Originally published 12/30/2015
During a conversation with a friend recently, he mentioned that the Chinese word for crisis is the same as that for opportunity. While this is a bit of an etymological fallacy, it got me thinking about why we often wait for a crisis before we are willing to make changes in our lives.
A few years ago, I got divorced and left a PhD program, all in the span of a year. It was a time of great upheaval in my life, and the experiences made me very introspective. At first I questioned how my life had gotten to this point, confronted with failures at every turn. Were there things I should have done differently? Mistakes I shouldn’t have made? Something I should have seen coming? The more I thought about what I’d gone through, the more I realized I could learn about myself, my life, and my relationships with others. By choosing to learn these important lessons, I no longer view the experiences as failures, but rather opportunities for growth. When people hear that I’m divorced, their first response is to tell me how sorry they are, but I am quick to correct them and let them know it was one of the best things that has happened in my life. It was an incredibly painful experience at the time, one I wouldn’t wish on anyone, but I chose to make the best of it and make sure to never end up in a similar situation in the future. I received the push that I needed to make changes, but by sharing my experiences, I hope to save others the time and pain of having to learn these lessons the hard way.
We often use the phrase “ignorance is bliss,” which immediately reminds me of this scene from The Matrix. The basic idea is that sometimes we are better off not knowing something. I respectfully but whole-heartedly disagree with this notion. I absolutely believe that more information is better than less, and knowing is better than not knowing. In some cases, people withhold information from us, but often times, I think we hide insights or realizations from ourselves. In Philip Broughton’s book Ahead of the Curve, he describes a formula for change learned in business school: unhappiness leads to change, and more unhappiness leads to more change. Similarly, Chris Guillebeau describes an experience in The Art of Non-Conformity about a flooded apartment. The flood was not his fault, but he was forced into an annoying situation where he had to sleep on a mattress in his living room and deal with construction workers coming and going at all hours. It wasn’t until the water in his apartment turned off for an unknown period of time that he reached his breaking point and began looking for a new apartment. He notes that we often stay in a situation until the pain of change is less than that of staying in our current situation. Why do we do this?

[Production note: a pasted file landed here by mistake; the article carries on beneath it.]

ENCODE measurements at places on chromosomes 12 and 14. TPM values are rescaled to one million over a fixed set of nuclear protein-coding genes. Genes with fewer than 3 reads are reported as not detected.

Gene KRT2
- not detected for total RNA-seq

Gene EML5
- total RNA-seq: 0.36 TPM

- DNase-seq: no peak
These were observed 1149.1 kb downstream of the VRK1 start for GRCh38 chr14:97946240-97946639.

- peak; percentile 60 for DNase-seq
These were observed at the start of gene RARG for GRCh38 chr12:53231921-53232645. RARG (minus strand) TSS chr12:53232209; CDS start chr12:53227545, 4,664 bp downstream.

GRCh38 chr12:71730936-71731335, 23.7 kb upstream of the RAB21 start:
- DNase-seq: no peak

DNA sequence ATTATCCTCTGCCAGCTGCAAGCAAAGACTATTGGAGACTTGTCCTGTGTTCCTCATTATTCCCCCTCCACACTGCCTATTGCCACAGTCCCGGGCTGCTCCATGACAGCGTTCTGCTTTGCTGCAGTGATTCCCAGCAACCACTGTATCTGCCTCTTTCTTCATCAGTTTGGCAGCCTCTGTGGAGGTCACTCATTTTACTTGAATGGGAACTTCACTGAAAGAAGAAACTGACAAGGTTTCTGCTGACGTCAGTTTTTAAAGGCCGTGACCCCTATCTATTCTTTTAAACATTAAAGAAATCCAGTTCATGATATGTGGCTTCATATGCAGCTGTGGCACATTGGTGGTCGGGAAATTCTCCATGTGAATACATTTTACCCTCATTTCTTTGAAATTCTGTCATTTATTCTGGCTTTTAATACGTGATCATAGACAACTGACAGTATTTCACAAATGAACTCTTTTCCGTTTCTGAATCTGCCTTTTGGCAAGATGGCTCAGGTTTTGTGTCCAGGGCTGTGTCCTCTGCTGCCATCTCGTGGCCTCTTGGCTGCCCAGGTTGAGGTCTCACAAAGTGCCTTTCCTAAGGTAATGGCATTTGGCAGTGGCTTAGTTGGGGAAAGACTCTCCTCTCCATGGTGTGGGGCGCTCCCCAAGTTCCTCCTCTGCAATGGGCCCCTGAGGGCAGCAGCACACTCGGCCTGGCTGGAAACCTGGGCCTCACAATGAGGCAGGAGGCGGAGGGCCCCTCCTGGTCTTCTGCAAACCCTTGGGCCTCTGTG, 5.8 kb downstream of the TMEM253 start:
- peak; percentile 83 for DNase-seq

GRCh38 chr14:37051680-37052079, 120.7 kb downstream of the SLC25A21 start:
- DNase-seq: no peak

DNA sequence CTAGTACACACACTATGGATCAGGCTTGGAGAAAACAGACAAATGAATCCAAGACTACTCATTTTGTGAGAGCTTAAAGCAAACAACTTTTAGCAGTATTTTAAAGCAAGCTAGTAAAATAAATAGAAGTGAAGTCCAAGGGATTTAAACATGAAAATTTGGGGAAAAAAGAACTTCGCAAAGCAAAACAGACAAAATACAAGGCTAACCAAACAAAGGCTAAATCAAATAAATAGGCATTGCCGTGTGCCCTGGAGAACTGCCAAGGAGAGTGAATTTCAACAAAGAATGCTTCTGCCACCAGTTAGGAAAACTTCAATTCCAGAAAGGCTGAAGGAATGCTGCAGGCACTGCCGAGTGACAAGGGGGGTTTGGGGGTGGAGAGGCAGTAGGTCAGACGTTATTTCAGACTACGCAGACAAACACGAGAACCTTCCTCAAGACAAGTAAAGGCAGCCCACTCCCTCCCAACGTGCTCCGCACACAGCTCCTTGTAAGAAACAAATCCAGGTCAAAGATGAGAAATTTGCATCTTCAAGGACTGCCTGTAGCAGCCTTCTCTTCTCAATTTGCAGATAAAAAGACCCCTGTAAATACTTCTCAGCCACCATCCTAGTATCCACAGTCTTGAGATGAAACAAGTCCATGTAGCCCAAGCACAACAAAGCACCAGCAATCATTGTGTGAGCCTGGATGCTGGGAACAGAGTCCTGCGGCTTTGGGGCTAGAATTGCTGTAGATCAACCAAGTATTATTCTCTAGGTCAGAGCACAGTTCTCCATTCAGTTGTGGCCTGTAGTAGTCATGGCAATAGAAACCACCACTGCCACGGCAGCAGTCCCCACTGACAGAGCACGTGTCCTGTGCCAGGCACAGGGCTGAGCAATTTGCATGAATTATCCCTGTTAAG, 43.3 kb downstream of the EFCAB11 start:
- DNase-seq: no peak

Change can be scary, and taking a bold step in the direction of the unknown can be intimidating, but should we really wait for a crisis that upends our life before we are willing to take action? What if that crisis never comes? Will you doom yourself to a life of mediocrity and false comfort to avoid taking risks? Aren’t we risking more by refusing to act? Fear of failure may paralyze us, but if you are willing to learn from your experiences and make better decisions in the future, is anything really a failure? What’s stopping you from taking a small step each day toward the life you want?